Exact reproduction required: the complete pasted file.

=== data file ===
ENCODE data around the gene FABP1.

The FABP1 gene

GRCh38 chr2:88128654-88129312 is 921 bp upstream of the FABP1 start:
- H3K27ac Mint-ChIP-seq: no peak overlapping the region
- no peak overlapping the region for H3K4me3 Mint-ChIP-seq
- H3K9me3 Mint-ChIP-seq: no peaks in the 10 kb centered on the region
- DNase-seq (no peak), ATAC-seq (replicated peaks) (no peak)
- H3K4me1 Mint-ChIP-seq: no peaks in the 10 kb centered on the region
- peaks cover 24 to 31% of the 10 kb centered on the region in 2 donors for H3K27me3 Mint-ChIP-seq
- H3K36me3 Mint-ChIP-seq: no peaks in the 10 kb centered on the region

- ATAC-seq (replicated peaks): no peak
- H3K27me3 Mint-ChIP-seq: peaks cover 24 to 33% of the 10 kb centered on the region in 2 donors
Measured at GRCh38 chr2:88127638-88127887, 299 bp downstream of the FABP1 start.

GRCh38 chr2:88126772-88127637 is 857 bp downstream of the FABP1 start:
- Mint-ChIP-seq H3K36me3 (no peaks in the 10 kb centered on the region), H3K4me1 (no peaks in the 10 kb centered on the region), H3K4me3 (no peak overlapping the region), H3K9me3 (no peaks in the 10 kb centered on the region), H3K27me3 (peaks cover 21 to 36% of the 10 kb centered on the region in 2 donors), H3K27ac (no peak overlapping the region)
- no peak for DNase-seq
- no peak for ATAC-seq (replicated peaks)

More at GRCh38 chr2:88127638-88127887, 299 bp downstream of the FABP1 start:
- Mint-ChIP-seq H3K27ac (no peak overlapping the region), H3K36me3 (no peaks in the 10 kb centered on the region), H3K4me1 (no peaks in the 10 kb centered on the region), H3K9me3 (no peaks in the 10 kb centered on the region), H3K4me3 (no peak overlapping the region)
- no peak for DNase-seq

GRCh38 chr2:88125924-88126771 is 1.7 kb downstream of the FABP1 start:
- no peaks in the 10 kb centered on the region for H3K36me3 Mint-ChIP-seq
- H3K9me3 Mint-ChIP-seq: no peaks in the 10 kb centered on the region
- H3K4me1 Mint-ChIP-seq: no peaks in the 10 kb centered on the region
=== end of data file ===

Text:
ENCODE data around the gene FABP1.

The FABP1 gene

GRCh38 chr2:88128654-88129312 is 921 bp upstream of the FABP1 start:
- H3K27ac Mint-ChIP-seq: no peak overlapping the region
- no peak overlapping the region for H3K4me3 Mint-ChIP-seq
- H3K9me3 Mint-ChIP-seq: no peaks in the 10 kb centered on the region
- DNase-seq (no peak), ATAC-seq (replicated peaks) (no peak)
- H3K4me1 Mint-ChIP-seq: no peaks in the 10 kb centered on the region
- peaks cover 24 to 31% of the 10 kb centered on the region in 2 donors for H3K27me3 Mint-ChIP-seq
- H3K36me3 Mint-ChIP-seq: no peaks in the 10 kb centered on the region

- ATAC-seq (replicated peaks): no peak
- H3K27me3 Mint-ChIP-seq: peaks cover 24 to 33% of the 10 kb centered on the region in 2 donors
Measured at GRCh38 chr2:88127638-88127887, 299 bp downstream of the FABP1 start.

GRCh38 chr2:88126772-88127637 is 857 bp downstream of the FABP1 start:
- Mint-ChIP-seq H3K36me3 (no peaks in the 10 kb centered on the region), H3K4me1 (no peaks in the 10 kb centered on the region), H3K4me3 (no peak overlapping the region), H3K9me3 (no peaks in the 10 kb centered on the region), H3K27me3 (peaks cover 21 to 36% of the 10 kb centered on the region in 2 donors), H3K27ac (no peak overlapping the region)
- no peak for DNase-seq
- no peak for ATAC-seq (replicated peaks)

More at GRCh38 chr2:88127638-88127887, 299 bp downstream of the FABP1 start:
- Mint-ChIP-seq H3K27ac (no peak overlapping the region), H3K36me3 (no peaks in the 10 kb centered on the region), H3K4me1 (no peaks in the 10 kb centered on the region), H3K9me3 (no peaks in the 10 kb centered on the region), H3K4me3 (no peak overlapping the region)
- no peak for DNase-seq

GRCh38 chr2:88125924-88126771 is 1.7 kb downstream of the FABP1 start:
- no peaks in the 10 kb centered on the region for H3K36me3 Mint-ChIP-seq
- H3K9me3 Mint-ChIP-seq: no peaks in the 10 kb centered on the region
- H3K4me1 Mint-ChIP-seq: no peaks in the 10 kb centered on the region